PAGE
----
Magnesium is arguably the most important mineral in the body, which is why deficiency – common in the over 50’s – can be such an issue. It’s not only an essential mineral, it’s also an electrolyte, with an electric charge, which is how it helps with so many cellular functions in the body.
Twitching muscles, ‘Restless leg’ syndrome, insomnia, anxiety, headaches, constipation, cramps and heart flutters are common symptoms of Magnesium deficiency. Magnesium helps to regulate calcium, potassium and sodium in the body. It’s a critical component of over 300 biochemical functions, even glutathione, the body’s most powerful ‘master antioxidant’ requires magnesium for its synthesis.
Magnesium is found in nuts, seeds, beans/legumes, many vegetables, especially dark green ones, and surprisingly, in dark chocolate too!
Unfortunately, most people don’t make the connection between magnesium and the symptoms listed above and suffer needlessly from magnesium deficiency without even knowing it. Magnesium is a muscle relaxant and helps to calm the body, so deficiency can also affect the central nervous system with side effects that include nervousness and irritability. If deficiency gets really bad, anxiety and depression can become severe with hallucinations.
According to Norman Shealy, MD, Ph.D, an American neurosurgeon and a pioneer in pain medicine, “Every known illness is associated with a magnesium deficiency and it’s the missing cure to many diseases.”
Type 2 Diabetes can cause a magnesium deficiency, but it’s also a common symptom. So increasing your intake of magnesium can lower your risk of diabetes.
Magnesium can help to balance brain neurotransmitters, and deficiency has been linked to migraines. Double-blind, placebo-controlled studies have shown that supplementing 400 – 600 mg daily can reduce the frequency of migraines by up to 42%.
Magnesium deficiency can affect GABA function, this is a neurotransmitter needed to promote relaxation. If you find insomnia wakes you especially in the early hours, you may find taking a magnesium supplement in the evening helps you sleep better.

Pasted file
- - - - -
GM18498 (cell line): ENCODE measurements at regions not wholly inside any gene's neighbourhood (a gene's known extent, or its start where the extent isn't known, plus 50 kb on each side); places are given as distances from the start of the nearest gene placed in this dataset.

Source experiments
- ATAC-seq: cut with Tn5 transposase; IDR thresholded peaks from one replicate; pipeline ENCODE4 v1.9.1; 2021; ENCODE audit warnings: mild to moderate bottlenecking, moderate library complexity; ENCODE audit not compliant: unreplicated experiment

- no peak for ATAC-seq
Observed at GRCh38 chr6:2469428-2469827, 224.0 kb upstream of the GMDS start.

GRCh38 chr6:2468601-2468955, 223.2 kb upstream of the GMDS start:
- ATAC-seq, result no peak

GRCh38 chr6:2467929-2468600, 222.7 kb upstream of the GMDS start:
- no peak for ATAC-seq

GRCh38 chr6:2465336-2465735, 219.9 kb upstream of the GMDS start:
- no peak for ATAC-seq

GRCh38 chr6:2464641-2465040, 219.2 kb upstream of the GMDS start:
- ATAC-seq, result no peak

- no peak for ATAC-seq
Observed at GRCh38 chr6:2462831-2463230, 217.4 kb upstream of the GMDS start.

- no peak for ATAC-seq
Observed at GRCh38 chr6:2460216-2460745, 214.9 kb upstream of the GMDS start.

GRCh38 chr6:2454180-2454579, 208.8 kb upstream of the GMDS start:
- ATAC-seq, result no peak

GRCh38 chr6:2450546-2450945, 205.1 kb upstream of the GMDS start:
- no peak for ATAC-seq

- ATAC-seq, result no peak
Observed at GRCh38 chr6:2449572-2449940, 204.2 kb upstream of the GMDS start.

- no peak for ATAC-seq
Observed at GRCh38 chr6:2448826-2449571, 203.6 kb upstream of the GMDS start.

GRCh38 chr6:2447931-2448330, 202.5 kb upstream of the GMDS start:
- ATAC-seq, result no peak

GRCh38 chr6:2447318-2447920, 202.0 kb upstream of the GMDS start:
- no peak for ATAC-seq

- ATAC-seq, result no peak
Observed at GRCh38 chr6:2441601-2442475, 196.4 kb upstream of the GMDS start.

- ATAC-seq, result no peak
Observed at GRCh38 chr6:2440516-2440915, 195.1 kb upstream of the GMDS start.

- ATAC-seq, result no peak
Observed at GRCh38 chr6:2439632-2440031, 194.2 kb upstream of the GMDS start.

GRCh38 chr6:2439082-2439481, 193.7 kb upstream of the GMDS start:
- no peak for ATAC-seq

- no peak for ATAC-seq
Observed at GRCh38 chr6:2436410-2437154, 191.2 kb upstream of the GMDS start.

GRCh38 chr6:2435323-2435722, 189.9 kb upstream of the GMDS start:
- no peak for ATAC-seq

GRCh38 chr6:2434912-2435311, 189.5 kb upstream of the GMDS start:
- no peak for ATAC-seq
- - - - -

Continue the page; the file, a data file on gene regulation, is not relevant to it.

Muscle pain and fibromyalgia have been linked to deficiencies of Selenium, Magnesium, B and D vitamins, and when optimal levels of these nutrients are achieved, pain levels are usually lowered.
Calcium/Magnesium as partners
Many women worrying about Osteoporosis take Calcium supplements, unaware that Calcium needs both Magnesium and vitamins D3 and K2 to enter bone tissue and naturally build bone density. Taking calcium supplements on their own, without balancing with magnesium, increases risk of coronary artery calcification.
Magnesium also works with calcium to support proper blood pressure and protect the heart. Being low in both minerals can lead to hypertension (high blood pressure). With heart disease now commonplace in the UK, the prevalence of Magnesium deficiency is a cause for concern.
Who could be most at risk?
We are not born equal in our ability to both absorb and utilise Magnesium, due to our genetics. But there are some things within our control that affect our magnesium status. Clearly if we don’t consume the foods naturally rich in magnesium we risk deficiency, but stress, alcohol and certain medications can drain our levels too.
Unfortunately plant foods today do not contain as much Magnesium as they did in our grandparent’s day. Modern farming methods leave soils depleted of many minerals, including Calcium, Potassium, Iron and Magnesium.
There are 4 groups of people most at risk of deficiency:
- People with gastrointestinal complaints, especially with Coeliac disease, Crohn’s, or who have had resection/bypass surgeries.
- People with Type 2 Diabetes and insulin resistance struggle to absorb magnesium, exacerbated by increased urination,.
- The elderly, quite often because they eat less magnesium rich foods, they overcook vegetables to aid chewing/denture issues, and digestion and intestinal absorption simply reduces with age.
- People struggling with alcohol dependency, and people who simply choose to drink regularly, because Magnesium is sucked into the liver’s detoxifying pathways, to metabolise alcohol, leading to depleted stores and disturbed sleep patterns. Alcohol also depletes other minerals through dehydration and causes imbalance in gut flora, which in turn compromises immune function.
In addition to eating magnesium rich foods like dark leafy greens, beans, avocado and almonds, you can obtain extra magnesium from supplements if you suspect your intake is low, or your lifestyle is particularly depleting, or despite a good diet, you still have symptoms of deficiency.
Magnesium supplements come in different forms: citrate, chelate, glycinate, threonate, chloride, oxide and sulfate.
I favour food-derived supplements for optimal absorption and utility. The following two brands are good examples: